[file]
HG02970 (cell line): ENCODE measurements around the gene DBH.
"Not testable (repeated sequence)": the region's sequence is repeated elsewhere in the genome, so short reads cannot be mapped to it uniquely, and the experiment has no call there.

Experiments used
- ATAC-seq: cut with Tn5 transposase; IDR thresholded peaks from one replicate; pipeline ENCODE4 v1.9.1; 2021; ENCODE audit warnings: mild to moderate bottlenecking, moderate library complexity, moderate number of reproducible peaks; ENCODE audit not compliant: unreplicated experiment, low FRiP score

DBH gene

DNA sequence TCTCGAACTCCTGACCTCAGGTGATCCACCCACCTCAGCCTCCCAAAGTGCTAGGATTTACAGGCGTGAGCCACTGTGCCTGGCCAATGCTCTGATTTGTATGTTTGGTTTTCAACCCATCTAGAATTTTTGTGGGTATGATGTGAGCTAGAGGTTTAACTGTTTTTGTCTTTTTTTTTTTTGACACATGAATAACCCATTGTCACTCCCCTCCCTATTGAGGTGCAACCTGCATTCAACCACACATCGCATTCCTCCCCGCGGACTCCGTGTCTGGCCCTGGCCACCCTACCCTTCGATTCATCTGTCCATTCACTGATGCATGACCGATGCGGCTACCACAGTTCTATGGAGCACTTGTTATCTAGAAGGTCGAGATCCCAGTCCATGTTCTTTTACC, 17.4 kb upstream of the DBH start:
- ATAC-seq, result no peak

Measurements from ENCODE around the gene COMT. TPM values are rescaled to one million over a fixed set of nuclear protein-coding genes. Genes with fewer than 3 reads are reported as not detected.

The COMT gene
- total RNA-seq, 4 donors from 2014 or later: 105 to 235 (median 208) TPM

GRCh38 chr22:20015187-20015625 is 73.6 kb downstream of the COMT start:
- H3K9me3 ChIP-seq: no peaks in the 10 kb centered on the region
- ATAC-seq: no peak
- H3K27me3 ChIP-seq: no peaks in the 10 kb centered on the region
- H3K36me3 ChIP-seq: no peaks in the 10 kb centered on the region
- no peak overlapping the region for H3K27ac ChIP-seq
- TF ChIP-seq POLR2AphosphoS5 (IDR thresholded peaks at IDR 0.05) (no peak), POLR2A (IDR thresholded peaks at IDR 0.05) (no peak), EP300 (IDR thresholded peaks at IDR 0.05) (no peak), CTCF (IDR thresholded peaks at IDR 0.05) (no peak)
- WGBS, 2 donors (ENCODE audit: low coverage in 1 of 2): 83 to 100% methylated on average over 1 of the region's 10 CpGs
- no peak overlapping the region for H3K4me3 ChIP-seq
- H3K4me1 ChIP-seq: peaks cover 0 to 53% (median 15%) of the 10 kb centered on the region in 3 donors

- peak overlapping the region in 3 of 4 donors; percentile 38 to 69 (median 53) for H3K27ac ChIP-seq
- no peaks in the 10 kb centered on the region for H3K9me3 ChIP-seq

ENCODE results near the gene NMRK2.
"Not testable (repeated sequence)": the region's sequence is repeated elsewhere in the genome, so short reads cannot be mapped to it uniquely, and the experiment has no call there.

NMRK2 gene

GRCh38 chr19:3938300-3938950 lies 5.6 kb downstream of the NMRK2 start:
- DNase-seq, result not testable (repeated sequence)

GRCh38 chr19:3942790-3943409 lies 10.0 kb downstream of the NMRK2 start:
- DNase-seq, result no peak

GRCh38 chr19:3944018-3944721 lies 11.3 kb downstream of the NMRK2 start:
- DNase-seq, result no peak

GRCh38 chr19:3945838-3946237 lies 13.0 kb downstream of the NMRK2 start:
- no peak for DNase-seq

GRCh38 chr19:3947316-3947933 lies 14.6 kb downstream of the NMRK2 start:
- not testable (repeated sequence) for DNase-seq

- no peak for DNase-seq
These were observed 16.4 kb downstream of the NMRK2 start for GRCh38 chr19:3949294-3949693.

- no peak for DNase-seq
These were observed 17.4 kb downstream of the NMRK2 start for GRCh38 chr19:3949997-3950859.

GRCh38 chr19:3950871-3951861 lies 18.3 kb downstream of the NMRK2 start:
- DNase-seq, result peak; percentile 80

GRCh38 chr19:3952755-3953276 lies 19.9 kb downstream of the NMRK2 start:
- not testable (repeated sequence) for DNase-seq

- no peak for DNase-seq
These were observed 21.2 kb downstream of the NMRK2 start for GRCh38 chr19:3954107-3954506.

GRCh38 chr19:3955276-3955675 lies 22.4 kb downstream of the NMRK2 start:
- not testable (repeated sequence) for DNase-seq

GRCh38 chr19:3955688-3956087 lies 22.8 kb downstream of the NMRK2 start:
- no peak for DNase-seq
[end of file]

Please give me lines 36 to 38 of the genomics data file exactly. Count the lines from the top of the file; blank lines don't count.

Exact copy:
- no peak for DNase-seq
These were observed 16.4 kb downstream of the NMRK2 start for GRCh38 chr19:3949294-3949693.

- no peak for DNase-seq